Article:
So, how do we offset that risk? How can Covid-19 become a key opportunity to reassess the role of women in the workplace as well as society? As we emerge from the pandemic, Rethink Ireland has called for a diverse representation of women to be “present at all tables where decisions regarding social and economic policy” are made, adding that gender and equality budgeting should be embedded in all economic decision making.

Should the Irish government establish a Gender Policy Council (GPC) along the lines of that established by US President Joseph Biden to advance gender equity and equality in both domestic and foreign policy? And should, I venture, Paschal Donohoe, as Minister for Finance, take lead responsibility for such a whole-of-government initiative?

Donohoe pauses and folds his arms, and then looks skywards as he considers his response. 

He is rarely lost for words and he is not now. It’s just, he explains,  a “valuable proposal” that he hasn’t considered before.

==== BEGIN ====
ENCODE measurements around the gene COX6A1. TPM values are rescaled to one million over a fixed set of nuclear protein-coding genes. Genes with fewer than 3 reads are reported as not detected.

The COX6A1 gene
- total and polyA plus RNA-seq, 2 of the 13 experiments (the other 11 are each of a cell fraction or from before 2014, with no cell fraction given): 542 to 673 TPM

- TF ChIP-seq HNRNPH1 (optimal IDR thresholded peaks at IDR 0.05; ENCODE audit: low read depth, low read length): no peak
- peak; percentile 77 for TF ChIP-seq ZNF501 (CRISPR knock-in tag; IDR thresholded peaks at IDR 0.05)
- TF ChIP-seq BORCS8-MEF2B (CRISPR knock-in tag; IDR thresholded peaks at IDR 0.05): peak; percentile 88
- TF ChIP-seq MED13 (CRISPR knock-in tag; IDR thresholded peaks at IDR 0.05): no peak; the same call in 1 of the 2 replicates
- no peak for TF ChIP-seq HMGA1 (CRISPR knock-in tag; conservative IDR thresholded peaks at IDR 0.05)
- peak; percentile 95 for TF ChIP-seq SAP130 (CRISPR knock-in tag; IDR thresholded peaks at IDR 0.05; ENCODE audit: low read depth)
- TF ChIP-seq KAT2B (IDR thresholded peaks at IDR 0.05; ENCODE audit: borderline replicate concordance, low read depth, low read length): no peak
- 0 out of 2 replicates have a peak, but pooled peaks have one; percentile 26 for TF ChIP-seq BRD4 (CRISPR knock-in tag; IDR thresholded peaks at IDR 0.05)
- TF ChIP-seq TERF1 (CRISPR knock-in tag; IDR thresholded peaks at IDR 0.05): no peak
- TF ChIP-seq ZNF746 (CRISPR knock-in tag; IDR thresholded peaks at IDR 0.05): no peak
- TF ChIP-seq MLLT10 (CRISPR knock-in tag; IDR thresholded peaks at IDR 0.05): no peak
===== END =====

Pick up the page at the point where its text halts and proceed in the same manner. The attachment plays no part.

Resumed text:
“I can see merits and demerits of it,” he replies, carefully. “The undoubted merit that I can see is that if you do make something a whole-of-government approach, it has the driving force of the Taoiseach behind it, and his department and ultimately the economic departments – when they come together – really make things happen within the Irish Government and within our state and our country as we have [done] with regard to the two crises you have mentioned.”

But he can also see a number of demerits too. “The first is that in order for us to accelerate the progress I believe we were making – but to accelerate it, because it still wasn’t quick enough  and sufficient enough – it requires ownership and delivery by all.

“Sometimes the whole-of-government approach is really efficient in driving execution, but it doesn’t always deliver the long-standing ownership that I believe the agenda we are discussing here will demand and require. With that approach, this is something that we all need to own and we all need to deliver. It requires more inclusive ownership by all.”